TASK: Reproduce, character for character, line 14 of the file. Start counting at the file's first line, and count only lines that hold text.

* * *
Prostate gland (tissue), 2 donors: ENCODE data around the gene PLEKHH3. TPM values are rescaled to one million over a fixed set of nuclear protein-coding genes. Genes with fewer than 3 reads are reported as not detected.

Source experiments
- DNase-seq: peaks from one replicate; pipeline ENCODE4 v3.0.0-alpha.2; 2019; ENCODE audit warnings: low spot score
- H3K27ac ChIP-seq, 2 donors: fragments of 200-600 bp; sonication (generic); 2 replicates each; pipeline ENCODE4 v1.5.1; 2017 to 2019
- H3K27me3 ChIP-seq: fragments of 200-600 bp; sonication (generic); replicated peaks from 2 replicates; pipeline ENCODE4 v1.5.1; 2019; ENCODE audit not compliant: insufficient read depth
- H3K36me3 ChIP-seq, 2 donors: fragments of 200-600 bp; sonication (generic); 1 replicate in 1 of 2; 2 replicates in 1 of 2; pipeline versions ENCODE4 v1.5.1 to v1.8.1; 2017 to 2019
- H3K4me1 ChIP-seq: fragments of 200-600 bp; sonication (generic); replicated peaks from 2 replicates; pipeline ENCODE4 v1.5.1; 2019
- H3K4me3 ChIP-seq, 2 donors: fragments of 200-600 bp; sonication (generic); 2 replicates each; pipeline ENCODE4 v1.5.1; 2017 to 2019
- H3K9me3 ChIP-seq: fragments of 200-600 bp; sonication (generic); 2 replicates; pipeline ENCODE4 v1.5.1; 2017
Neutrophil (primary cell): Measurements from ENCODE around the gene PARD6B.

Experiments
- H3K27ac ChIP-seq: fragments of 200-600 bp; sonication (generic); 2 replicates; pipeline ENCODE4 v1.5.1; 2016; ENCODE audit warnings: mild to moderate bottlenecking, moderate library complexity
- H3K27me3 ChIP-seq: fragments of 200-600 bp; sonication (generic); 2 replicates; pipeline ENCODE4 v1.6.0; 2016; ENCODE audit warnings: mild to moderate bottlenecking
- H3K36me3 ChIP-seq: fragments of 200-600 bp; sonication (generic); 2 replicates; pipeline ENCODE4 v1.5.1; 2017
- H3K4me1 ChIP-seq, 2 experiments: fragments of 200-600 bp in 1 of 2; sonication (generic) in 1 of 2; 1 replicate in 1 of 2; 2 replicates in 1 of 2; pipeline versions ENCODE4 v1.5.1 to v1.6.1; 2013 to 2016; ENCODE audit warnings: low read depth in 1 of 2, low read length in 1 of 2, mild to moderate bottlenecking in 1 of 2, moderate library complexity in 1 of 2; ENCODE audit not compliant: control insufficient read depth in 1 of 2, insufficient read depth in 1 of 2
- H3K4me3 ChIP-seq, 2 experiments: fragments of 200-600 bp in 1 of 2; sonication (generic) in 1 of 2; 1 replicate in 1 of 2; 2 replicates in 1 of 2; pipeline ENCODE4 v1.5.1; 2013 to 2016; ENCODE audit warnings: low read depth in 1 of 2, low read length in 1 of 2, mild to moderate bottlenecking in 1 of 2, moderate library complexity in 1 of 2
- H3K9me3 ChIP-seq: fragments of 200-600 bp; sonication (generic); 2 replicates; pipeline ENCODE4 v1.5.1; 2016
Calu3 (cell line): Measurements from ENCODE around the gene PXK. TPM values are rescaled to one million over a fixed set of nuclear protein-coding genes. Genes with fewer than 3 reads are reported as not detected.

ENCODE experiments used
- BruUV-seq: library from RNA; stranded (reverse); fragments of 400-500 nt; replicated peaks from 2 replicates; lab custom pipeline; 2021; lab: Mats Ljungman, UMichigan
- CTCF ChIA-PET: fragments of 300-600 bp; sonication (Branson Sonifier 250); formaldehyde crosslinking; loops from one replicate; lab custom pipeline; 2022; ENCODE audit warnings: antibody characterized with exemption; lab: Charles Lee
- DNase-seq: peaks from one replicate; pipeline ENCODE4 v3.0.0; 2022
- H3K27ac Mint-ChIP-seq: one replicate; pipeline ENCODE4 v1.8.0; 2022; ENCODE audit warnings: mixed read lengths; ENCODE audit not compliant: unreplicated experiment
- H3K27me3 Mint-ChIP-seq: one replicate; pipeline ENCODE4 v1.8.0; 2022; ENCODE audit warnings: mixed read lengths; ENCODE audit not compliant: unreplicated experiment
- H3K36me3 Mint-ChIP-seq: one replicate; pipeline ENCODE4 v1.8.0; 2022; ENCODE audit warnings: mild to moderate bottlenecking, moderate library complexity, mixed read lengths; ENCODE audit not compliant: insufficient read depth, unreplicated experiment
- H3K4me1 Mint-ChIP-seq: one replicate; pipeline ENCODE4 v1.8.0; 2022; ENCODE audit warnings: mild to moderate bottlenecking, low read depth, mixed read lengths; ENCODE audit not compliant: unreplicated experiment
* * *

- H3K36me3 ChIP-seq: fragments of 200-600 bp; sonication (generic); 2 replicates; pipeline ENCODE4 v1.5.1; 2017